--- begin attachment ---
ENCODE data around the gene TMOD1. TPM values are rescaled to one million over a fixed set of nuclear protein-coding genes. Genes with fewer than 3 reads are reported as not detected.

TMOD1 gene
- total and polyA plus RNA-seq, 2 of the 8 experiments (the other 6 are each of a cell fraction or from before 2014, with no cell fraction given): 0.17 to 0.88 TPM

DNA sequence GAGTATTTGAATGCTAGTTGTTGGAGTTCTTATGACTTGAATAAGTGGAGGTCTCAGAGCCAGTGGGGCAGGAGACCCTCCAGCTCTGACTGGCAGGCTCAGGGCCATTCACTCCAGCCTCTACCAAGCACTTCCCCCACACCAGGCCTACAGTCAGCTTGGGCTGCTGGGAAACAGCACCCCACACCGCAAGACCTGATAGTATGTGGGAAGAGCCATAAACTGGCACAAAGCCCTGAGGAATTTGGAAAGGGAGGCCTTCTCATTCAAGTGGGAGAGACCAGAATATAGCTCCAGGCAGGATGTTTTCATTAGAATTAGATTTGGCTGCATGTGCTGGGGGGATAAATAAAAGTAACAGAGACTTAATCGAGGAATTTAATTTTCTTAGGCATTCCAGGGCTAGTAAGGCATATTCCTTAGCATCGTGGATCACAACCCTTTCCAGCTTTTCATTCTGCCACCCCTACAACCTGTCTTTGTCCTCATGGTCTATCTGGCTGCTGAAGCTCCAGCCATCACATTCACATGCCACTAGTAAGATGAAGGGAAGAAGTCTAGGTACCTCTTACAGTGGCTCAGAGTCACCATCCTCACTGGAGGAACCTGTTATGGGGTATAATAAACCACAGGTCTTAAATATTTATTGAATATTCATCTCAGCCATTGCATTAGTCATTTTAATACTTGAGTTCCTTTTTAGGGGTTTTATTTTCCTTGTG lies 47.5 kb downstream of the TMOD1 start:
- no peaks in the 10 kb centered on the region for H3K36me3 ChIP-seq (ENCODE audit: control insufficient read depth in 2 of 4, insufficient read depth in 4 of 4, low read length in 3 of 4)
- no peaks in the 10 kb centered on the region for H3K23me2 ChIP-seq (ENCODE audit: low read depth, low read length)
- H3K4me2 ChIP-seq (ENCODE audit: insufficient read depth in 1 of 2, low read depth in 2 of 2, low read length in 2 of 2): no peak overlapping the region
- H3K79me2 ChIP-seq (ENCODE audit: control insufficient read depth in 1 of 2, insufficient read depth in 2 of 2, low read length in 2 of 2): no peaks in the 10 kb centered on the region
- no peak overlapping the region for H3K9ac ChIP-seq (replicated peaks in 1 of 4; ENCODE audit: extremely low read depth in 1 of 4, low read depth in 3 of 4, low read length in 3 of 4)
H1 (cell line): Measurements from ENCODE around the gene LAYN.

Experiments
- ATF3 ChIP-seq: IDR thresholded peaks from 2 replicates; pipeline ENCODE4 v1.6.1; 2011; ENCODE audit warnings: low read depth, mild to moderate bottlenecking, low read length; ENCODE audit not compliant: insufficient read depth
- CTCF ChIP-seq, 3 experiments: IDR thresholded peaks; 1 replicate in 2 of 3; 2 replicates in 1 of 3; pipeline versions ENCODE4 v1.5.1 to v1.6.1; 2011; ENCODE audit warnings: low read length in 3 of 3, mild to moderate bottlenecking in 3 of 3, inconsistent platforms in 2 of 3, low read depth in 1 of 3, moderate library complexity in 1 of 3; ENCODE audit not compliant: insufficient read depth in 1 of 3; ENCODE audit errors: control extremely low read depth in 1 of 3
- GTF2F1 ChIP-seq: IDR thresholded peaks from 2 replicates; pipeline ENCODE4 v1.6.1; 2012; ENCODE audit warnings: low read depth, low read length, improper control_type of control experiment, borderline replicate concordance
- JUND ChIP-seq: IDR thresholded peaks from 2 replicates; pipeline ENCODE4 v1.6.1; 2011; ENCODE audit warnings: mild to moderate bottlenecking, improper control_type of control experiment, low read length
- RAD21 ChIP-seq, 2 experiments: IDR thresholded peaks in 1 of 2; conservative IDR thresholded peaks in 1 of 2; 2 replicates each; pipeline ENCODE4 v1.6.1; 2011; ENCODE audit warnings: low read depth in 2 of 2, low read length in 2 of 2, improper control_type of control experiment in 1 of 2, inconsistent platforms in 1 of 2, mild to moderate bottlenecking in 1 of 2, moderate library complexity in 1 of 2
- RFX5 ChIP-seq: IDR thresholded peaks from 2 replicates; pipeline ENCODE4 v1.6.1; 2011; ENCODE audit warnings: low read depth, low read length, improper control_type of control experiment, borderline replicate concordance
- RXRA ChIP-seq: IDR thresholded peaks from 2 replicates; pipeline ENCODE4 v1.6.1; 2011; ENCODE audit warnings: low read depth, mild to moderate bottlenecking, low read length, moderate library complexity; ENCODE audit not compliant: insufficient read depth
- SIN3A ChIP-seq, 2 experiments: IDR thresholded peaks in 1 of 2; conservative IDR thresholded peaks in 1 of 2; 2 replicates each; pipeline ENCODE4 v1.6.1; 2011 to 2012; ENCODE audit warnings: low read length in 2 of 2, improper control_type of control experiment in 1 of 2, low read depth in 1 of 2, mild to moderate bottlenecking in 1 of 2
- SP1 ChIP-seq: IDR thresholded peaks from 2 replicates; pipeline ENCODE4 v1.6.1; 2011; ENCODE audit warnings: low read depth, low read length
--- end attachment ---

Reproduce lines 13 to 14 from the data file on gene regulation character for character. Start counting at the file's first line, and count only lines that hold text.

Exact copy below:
- CTCF ChIP-seq, 3 experiments: IDR thresholded peaks; 1 replicate in 2 of 3; 2 replicates in 1 of 3; pipeline versions ENCODE4 v1.5.1 to v1.6.1; 2011; ENCODE audit warnings: low read length in 3 of 3, mild to moderate bottlenecking in 3 of 3, inconsistent platforms in 2 of 3, low read depth in 1 of 3, moderate library complexity in 1 of 3; ENCODE audit not compliant: insufficient read depth in 1 of 3; ENCODE audit errors: control extremely low read depth in 1 of 3
- GTF2F1 ChIP-seq: IDR thresholded peaks from 2 replicates; pipeline ENCODE4 v1.6.1; 2012; ENCODE audit warnings: low read depth, low read length, improper control_type of control experiment, borderline replicate concordance